Tuesday, September 27, 2011

Change in Direction

Early Tuesday morning, September 20th I saw a fundamental change in the stock market. What precipitated my real concern was the combination of changing dynamics coming from Asia, the intransigence of world governments and the inversion of supply and demand indicators. In the case of the change in Asia, it was reported that freight and air shipment capacity was being underutilized. The meaning of this is that fewer goods are being manufactured and shipped. This in turn means that the dynamo, that has been Asia, has scaled down dramatically in a very short period of time. At the same time, world leaders, attempting to deal with the debt crisis in Europe, seem stalled. US lawmakers seem unable or unwilling to compromise in a manner that would relieve the strain on consumer confidence that has been in free-fall since late July. Finally, on the technical side, the graph of supply and demand crossed over with demand for stocks dropping while supply increased considerably. This sent a caution signal that would indicate the need to lighten up on stocks and return the funds to more liquid and stable investments. With manufacturing slowing, consumer confidence reduced, government paralysis and technical factors pointing in the wrong direction it seems action is warranted. Although the markets made a turnaround in the latter part of last week and today, the indications for the balance of the year do not provide much solace. When comparing where we were at the end of May and where we are today the forward-looking perspective is that there is a need to be more conservative with funds. This is not anything like I saw in October of 2007, when we moved decidedly to a defensive position, but rather is an attempt to conserve funds to allay investors’ concerns with the turmoil in their statements that have occurred during the past three months. I still believe better days are coming but for now we are in a down draft. Ed Mallon

Tuesday, September 13, 2011

Stepping up the Market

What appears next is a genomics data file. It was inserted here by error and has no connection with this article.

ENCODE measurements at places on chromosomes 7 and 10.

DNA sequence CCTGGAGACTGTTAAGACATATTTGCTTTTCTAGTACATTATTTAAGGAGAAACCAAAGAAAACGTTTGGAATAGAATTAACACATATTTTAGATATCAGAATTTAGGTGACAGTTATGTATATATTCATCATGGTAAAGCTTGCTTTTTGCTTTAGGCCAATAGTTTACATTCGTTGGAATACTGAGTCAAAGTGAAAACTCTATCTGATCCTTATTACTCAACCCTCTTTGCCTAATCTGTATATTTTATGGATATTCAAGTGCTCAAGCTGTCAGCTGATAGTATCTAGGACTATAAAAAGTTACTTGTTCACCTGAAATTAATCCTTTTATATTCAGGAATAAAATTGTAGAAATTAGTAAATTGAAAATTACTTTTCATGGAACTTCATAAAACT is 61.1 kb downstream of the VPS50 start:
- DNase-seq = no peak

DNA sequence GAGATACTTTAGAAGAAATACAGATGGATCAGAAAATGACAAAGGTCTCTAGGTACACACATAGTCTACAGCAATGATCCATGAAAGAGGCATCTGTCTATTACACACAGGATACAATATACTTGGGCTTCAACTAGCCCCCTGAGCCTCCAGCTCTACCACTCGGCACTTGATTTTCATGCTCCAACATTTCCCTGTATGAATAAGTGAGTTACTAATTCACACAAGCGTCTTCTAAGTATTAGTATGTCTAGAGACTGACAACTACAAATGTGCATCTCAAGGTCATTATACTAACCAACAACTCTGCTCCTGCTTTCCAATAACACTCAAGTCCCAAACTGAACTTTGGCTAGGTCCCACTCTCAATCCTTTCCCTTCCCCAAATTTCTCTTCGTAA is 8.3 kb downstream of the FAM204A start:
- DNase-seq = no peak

Since the latter part of July, we have witnessed volatile markets. On many days, the DJIA has changed as much as 300 points. Yesterday (September 12) was not nearly as bad as some days, but as an example, the low point of the DJIA the market was down 167 points from the day before, but closed up 69 points, a change of 236 points. More meaningfully, the market showed a 98% down day at one point yesterday and closed as a 54% up day. If you didn’t tune in until the end of the day, you might have thought “good day in the market.” It is difficult to be a long term investor if you are looking at day to day or even month to month results. If you add to this the media hyping everything that is negative, you can become very depressed. The question that you need to ask is always “is the market getting better or worse?” To answer that question, you need to first look at the ongoing pattern. Many small investors got out of the market on August 8th. Thus far, this has been the bottom point in the current market seesaw. Since then, we have witnessed increasingly higher lows each time the market has dropped. When you see negatives on your account statement for July followed by August, it’s easy to feel bad. If you bailed on August 8th, you should feel sick, because you did exactly the wrong thing at the wrong time. In a Wall Street Journal article on Monday, September 12th, they reported on a study that was done by Prof. Richard Sylla, a financial historian at New York University. Prof. Sylla studied market behavior from 1790 to 2000. “By analyzing patterns detected years ago with two colleagues, he accurately predicted in 2000 the decade of overall declines that haunted investors.” At the request of the Wall Street Journal, Prof. Sylla has made a new forecast. “Better days lie ahead,” he says. If past market patterns hold true, as they did over the last decade, stocks should bottom out during the next few years and begin a recovery. He is not talking about a week, a month or a year, but a decade. Here is the best part. Prof. Sylla says, the DJIA could climb by 84% by the end of 2020 and the S&P could climb by 99% from last Friday’s close. He is expecting a 6.5%, inflation adjusted, real rate of return over the next decade. Is he correct? I don’t know about his numbers, but his attitude of taking the long view is what is so important. Ed Mallon